This statue is of Phillips Brooks and stands right by Trinity Church. Though better known for writing, “O Little town of Bethlehem”, he also delivered the sermon at President Lincoln's funeral. I was not drawn to the statue by the way it looked but because of the inscription. Perhaps this is a man that had his priorities correct, Preacher of the Word of God. Lover of Mankind.

Jesus said, “Love the Lord your God with all your heart and with all your soul and with all your mind and with all your strength.' The second is this: 'Love your neighbor as yourself.' There is no commandment greater than these." Mark 12:30

I have never been to a holocaust museum or memorial. I overlooked this memorial the first time I walked the Freedom Walk and thankfully had time to return to it on my last day. The steam rises around you as you stand in each of the six towers, a sure and subtle reminder of gas chambers. I read the etchings on each wall and imagined the pain.

Etched in the granite walkway of the Boston holocaust memorial is the word, “Remember” which seems to be wearing off.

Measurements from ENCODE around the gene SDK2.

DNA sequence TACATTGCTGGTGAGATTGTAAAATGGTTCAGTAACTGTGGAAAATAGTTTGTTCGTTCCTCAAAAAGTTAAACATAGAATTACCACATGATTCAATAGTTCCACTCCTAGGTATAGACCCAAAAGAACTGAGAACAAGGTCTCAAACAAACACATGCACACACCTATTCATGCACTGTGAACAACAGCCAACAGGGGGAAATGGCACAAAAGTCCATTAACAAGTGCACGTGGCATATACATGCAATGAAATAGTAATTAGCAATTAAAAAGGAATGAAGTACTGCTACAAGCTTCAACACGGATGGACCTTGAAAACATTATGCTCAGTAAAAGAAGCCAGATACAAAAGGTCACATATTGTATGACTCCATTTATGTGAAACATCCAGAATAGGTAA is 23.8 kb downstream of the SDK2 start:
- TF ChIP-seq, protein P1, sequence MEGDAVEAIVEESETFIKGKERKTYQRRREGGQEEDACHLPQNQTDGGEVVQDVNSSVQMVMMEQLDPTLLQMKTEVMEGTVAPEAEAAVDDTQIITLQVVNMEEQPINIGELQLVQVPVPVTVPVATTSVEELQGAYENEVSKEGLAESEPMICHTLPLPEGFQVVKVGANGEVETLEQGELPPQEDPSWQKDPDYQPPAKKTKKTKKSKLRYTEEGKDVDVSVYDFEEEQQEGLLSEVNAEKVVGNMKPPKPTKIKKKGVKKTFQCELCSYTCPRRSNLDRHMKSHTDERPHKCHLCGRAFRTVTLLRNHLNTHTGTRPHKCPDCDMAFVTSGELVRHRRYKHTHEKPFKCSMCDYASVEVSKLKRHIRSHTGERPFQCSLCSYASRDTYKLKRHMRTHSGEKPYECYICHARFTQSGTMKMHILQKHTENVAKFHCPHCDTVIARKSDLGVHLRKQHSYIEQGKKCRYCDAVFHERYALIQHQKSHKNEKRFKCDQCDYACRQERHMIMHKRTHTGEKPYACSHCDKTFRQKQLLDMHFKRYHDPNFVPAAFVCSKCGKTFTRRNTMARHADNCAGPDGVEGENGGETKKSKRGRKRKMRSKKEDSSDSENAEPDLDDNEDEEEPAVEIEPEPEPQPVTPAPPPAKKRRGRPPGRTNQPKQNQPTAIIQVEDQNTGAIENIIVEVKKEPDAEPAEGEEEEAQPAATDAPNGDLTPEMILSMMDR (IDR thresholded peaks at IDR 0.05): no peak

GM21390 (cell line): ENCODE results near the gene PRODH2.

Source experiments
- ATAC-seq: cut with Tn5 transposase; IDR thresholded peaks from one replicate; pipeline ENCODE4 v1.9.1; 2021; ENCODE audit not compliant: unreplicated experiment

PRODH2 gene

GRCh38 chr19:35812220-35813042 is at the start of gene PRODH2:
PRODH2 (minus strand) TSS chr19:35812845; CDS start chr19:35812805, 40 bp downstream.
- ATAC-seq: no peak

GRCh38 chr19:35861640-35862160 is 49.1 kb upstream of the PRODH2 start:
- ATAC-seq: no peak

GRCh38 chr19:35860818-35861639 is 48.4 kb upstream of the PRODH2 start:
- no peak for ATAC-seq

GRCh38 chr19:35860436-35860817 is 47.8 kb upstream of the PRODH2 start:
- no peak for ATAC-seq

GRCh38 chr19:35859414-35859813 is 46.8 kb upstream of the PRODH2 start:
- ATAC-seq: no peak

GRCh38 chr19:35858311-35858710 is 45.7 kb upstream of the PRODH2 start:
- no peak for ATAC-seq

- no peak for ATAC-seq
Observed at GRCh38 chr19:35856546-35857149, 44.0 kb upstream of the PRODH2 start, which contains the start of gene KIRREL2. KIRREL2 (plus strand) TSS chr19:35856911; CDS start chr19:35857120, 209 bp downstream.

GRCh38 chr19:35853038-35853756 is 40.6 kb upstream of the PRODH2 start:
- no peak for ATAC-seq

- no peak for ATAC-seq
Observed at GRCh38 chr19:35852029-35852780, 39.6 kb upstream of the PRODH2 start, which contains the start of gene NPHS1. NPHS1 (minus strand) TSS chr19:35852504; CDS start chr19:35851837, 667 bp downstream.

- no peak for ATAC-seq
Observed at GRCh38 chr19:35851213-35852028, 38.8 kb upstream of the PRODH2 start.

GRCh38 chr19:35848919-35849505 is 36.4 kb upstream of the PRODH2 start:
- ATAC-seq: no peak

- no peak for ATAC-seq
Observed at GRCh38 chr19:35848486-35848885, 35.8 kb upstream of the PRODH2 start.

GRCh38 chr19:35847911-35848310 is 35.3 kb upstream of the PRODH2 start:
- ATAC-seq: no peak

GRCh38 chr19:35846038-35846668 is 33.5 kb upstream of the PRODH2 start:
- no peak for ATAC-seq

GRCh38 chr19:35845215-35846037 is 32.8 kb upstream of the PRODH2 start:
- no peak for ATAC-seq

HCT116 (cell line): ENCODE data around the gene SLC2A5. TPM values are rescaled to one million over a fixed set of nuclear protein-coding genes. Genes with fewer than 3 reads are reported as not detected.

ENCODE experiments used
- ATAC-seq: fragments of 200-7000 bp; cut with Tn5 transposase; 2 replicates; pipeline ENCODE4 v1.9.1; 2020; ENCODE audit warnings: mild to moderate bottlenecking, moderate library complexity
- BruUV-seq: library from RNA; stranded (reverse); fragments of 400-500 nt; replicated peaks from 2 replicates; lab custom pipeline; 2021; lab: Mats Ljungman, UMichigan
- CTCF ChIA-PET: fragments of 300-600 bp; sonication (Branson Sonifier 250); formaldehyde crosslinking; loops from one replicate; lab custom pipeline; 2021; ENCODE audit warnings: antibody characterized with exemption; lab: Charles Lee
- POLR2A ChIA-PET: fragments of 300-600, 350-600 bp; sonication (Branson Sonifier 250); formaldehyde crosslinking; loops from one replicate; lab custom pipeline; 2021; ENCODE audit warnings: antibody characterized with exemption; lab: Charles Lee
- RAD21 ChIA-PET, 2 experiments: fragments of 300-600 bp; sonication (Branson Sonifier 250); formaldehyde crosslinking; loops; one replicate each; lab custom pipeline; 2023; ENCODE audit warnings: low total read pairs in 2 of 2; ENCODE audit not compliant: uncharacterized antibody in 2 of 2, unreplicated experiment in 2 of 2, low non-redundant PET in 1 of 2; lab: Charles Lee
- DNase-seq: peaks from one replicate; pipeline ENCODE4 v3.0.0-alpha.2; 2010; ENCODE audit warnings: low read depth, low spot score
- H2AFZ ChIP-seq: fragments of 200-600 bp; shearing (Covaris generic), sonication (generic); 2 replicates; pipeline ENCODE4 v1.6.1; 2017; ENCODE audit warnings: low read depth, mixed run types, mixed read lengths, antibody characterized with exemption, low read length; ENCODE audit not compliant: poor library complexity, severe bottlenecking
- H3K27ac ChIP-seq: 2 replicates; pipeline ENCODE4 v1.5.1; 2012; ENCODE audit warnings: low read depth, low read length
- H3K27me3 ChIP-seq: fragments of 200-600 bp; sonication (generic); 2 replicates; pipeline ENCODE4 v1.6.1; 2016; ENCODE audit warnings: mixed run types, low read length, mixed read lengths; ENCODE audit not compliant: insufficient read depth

Today as I was thinking of what I had seen, I was reminded of this scripture passage from
Joshua 4:4-7.

So Joshua called together the twelve men he had appointed from the Israelites, one from each tribe, and said to them, "Go over before the ark of the LORD your God into the middle of the Jordan. Each of you is to take up a stone on his shoulder, according to the number of the tribes of the Israelites, to serve as a sign among you. In the future, when your children ask you, 'What do these stones mean?' Tell them that the flow of the Jordan was cut off before the ark of the covenant of the LORD. When it crossed the Jordan, the waters of the Jordan were cut off. These stones are to be a memorial to the people of Israel forever."